Our initial research led to a specimen produced by the Fann Street Foundry held at St. Brides, London. The Fann Street Foundry stood on its site in Fann Street, London EC1, from 1802. The originator of Clarendon (1845), the foundry provided a plethora of metal typefaces for use in a wide range of applications. Fast-forwarding to the modern day, Fann Street, London is now a side street, linked to the Barbican Estate. One of the UKs most iconic piece of Brutalist architecture.
⁕ Cover of the Fann Street Foundry Specimen from and with thanks to St Brides Library, London
The specific reference from the Fann Street Foundry Specimen included a set of ‘floral’ italics that we decided to start the design process with. Italics are usually designed in succession to the roman styles however our approach to Fann was somewhat left field — as it is the italics that drove and dictated the overarching direction of the family.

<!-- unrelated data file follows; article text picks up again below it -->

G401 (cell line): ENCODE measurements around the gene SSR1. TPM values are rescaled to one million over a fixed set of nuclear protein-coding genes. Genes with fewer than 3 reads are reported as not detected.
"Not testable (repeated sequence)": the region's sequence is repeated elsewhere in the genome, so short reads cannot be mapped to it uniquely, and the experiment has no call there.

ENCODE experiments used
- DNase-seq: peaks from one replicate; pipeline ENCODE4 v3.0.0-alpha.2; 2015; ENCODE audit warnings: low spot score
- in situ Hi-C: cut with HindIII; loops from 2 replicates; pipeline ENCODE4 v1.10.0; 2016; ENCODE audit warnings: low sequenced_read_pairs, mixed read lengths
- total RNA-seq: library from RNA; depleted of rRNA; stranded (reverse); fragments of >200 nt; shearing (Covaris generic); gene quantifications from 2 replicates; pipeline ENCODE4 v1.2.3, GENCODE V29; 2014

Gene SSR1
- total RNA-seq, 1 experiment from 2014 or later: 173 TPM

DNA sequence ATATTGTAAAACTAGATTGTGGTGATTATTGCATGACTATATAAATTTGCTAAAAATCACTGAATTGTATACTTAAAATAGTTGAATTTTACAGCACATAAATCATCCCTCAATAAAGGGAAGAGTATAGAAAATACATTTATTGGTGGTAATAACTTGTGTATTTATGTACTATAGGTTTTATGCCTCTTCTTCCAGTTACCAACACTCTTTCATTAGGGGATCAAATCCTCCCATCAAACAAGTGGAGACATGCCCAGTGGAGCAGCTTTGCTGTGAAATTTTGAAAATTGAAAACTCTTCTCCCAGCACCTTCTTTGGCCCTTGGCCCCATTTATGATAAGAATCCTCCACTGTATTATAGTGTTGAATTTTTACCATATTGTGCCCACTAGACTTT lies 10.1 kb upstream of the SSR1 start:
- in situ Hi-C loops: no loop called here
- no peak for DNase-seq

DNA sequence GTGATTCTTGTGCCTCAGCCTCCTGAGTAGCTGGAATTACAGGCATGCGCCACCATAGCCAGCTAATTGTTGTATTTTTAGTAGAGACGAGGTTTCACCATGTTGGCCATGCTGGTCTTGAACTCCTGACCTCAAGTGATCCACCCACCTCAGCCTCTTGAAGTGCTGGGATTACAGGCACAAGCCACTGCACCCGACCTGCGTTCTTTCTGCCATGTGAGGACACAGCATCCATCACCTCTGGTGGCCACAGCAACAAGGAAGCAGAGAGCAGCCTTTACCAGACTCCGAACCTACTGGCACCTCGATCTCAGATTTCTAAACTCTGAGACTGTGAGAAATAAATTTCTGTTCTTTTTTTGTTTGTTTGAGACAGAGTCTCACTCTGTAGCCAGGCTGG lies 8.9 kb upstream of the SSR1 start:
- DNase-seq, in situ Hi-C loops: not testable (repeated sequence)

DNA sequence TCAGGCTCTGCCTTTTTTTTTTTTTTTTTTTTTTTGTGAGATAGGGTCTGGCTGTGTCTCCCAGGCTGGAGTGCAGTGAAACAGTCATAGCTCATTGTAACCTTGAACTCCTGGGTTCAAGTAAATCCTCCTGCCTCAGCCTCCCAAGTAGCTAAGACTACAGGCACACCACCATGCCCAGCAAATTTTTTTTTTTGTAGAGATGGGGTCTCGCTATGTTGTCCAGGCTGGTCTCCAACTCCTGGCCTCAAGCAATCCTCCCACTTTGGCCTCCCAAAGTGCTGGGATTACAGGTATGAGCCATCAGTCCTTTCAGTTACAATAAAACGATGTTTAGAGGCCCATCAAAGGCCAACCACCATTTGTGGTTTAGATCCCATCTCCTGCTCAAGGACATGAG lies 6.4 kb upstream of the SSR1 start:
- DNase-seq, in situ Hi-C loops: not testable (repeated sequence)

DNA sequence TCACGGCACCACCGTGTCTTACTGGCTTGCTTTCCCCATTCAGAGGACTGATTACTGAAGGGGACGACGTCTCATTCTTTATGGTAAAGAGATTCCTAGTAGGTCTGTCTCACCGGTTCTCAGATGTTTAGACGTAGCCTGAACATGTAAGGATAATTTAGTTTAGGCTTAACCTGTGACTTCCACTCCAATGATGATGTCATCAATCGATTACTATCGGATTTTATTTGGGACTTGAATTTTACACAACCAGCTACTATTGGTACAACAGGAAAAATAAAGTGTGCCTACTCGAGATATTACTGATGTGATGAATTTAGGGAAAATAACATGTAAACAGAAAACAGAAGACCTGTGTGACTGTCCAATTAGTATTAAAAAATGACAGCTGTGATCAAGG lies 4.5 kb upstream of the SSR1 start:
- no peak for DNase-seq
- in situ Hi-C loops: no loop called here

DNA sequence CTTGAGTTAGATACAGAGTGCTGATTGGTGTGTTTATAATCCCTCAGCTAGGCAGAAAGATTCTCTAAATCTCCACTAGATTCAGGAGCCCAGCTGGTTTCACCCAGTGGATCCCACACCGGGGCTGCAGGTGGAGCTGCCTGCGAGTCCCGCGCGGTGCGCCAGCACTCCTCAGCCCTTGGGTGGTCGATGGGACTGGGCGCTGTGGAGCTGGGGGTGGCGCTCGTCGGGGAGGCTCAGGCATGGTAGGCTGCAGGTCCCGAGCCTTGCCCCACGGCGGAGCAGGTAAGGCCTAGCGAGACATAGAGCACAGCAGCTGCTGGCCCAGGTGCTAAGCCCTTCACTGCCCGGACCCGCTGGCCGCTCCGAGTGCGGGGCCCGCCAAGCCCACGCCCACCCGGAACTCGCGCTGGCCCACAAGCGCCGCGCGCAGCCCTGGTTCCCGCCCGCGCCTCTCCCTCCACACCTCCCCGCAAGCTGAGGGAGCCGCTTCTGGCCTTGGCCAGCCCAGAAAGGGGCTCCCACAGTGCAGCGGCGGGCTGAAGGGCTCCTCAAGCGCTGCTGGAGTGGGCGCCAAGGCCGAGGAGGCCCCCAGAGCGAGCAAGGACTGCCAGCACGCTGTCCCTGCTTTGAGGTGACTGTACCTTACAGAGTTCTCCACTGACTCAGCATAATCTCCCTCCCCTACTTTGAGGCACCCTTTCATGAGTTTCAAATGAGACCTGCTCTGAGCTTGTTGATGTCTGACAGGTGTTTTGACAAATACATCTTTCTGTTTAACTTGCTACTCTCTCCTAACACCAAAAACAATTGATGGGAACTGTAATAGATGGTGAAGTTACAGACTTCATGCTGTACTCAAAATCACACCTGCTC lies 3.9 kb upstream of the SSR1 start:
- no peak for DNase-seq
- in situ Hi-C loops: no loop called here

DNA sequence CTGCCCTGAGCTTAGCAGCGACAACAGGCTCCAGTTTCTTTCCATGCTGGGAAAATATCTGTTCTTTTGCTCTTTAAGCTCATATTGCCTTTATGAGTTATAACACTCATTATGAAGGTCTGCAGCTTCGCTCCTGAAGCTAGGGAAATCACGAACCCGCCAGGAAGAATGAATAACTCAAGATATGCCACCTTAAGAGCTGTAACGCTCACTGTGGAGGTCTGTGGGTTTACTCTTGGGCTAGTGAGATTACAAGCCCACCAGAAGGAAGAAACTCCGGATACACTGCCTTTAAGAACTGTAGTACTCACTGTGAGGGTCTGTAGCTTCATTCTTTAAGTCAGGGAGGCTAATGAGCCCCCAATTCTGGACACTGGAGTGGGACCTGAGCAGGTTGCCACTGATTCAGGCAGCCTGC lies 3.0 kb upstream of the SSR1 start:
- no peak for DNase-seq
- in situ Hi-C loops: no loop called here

⁕ Fann Regular showing contrast between Proportional & Italics — Top: Fann Grotesque Regular / Bottom: Fann Grotesque Regular Italic
Generally, the approaches for drawing italics for a type family, can be split into two distinct approaches:
A) Obliques; slanted versions of the upright styles with minor optical adjustments.
B) True Italics; separate designs that are complementary to the upright styles and can sometimes reference cursive style.
To give definition, we opted to give Fann Grotesque further dynamic by offering true italics. For a sans serif design, unusually cursive inspired Italics were chosen.
By no means a revival Fann Grotesque becoming its own entity, where, we used the notion of The Fann Street Letter Foundries’ intriguing ideas as a catalyst to develop our own designs. The calligraphic forms combined with the extreme 16° angle create a dramatically different texture to the upright styles, contrary to the option of subtle obliques.